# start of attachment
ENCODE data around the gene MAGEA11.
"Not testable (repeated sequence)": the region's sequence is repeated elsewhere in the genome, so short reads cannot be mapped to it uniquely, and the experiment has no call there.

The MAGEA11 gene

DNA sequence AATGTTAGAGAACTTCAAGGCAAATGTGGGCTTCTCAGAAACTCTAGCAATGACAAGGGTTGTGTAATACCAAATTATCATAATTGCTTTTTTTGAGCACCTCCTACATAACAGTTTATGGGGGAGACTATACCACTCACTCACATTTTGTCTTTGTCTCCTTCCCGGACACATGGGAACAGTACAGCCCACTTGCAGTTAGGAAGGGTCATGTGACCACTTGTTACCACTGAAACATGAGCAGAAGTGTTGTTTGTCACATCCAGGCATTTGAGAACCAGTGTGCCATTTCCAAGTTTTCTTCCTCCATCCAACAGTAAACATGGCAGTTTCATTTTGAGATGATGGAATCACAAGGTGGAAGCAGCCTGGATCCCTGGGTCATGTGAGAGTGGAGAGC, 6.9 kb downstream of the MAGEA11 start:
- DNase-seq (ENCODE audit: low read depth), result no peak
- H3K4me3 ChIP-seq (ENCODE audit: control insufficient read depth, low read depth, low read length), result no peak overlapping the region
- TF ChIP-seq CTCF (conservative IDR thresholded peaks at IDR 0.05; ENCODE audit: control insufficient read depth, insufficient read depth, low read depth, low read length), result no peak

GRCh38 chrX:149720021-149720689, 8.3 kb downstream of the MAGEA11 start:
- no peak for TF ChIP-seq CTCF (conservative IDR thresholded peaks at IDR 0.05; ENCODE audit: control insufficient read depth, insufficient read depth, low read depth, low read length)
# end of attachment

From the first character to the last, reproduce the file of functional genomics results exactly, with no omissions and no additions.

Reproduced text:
ENCODE data around the gene MAGEA11.
"Not testable (repeated sequence)": the region's sequence is repeated elsewhere in the genome, so short reads cannot be mapped to it uniquely, and the experiment has no call there.

The MAGEA11 gene

DNA sequence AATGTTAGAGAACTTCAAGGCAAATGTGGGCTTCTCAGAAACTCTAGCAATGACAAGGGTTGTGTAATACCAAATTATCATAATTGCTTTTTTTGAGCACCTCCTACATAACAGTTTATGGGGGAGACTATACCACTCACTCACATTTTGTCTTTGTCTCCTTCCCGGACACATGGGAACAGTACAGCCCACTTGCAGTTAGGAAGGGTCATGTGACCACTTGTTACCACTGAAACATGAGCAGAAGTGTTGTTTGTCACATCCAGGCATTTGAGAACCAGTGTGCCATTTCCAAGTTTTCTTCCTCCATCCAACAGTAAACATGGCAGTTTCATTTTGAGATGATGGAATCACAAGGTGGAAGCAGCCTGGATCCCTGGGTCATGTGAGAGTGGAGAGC, 6.9 kb downstream of the MAGEA11 start:
- DNase-seq (ENCODE audit: low read depth), result no peak
- H3K4me3 ChIP-seq (ENCODE audit: control insufficient read depth, low read depth, low read length), result no peak overlapping the region
- TF ChIP-seq CTCF (conservative IDR thresholded peaks at IDR 0.05; ENCODE audit: control insufficient read depth, insufficient read depth, low read depth, low read length), result no peak

GRCh38 chrX:149720021-149720689, 8.3 kb downstream of the MAGEA11 start:
- no peak for TF ChIP-seq CTCF (conservative IDR thresholded peaks at IDR 0.05; ENCODE audit: control insufficient read depth, insufficient read depth, low read depth, low read length)